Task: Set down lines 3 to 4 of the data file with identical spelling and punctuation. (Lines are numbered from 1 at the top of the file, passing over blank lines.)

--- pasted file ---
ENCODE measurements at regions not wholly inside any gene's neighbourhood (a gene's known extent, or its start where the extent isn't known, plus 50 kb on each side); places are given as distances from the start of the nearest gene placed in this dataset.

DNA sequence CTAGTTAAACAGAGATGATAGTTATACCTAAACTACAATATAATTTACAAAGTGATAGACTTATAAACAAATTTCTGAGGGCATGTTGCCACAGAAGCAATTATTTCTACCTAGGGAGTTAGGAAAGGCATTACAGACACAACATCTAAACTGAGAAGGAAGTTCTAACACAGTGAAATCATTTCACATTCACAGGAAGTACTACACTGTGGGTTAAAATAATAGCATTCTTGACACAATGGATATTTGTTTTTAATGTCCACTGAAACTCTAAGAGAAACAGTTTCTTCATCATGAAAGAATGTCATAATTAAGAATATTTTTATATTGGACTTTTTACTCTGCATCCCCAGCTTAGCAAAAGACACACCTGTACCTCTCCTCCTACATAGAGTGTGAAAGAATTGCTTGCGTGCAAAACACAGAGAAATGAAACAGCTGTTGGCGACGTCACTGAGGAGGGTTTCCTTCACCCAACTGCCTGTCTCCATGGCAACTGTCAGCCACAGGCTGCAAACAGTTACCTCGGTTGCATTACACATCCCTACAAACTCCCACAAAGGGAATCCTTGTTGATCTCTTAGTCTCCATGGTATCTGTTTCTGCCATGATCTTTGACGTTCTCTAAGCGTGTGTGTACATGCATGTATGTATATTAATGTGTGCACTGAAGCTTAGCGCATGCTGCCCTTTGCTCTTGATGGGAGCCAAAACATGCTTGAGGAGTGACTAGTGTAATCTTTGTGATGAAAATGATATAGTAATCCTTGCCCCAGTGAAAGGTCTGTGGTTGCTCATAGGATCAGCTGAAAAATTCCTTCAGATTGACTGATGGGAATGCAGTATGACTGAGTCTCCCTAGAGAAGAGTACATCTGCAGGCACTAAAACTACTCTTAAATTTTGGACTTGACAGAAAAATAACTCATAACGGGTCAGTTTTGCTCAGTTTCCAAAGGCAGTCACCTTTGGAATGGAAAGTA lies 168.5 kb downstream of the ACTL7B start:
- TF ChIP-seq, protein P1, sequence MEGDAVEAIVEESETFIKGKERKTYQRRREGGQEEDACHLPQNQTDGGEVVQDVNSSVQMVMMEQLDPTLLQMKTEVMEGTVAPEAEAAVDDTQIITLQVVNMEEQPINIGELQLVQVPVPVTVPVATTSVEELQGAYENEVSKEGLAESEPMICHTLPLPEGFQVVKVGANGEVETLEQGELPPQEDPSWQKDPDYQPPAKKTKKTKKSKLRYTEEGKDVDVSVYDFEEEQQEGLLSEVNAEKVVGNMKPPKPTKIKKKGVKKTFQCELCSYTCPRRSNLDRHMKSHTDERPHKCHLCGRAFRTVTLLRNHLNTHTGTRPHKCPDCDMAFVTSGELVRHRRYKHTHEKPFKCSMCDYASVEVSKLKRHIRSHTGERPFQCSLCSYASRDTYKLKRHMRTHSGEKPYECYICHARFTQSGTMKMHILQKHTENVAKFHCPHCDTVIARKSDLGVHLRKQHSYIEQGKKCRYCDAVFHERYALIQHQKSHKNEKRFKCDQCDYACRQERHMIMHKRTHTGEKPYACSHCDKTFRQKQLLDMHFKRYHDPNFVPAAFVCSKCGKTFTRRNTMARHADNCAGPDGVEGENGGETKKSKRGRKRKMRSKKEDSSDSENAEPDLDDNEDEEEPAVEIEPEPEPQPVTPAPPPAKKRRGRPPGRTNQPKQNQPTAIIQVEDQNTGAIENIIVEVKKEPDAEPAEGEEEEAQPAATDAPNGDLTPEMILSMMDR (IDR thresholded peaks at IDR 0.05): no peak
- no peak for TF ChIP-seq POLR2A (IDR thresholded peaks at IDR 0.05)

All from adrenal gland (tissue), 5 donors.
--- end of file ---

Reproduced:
- TF ChIP-seq, protein P1, sequence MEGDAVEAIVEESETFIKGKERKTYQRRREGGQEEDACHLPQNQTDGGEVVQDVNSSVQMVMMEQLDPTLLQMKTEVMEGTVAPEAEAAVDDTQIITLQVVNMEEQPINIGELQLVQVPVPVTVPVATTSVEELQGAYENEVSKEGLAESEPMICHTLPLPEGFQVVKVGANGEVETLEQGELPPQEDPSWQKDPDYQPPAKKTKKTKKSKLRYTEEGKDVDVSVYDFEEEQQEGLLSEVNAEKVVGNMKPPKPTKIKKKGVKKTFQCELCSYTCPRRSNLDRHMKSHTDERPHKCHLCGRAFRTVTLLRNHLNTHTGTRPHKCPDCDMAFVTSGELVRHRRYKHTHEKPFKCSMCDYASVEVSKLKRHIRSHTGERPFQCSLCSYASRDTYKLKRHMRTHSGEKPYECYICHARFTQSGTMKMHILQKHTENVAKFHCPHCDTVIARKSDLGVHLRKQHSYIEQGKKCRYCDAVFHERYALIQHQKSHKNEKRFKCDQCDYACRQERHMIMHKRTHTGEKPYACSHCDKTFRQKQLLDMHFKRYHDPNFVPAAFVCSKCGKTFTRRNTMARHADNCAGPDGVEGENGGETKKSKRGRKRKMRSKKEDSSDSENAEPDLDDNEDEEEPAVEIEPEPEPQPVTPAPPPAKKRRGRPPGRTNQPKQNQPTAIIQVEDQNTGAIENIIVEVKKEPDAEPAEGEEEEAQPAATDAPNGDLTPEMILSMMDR (IDR thresholded peaks at IDR 0.05): no peak
- no peak for TF ChIP-seq POLR2A (IDR thresholded peaks at IDR 0.05)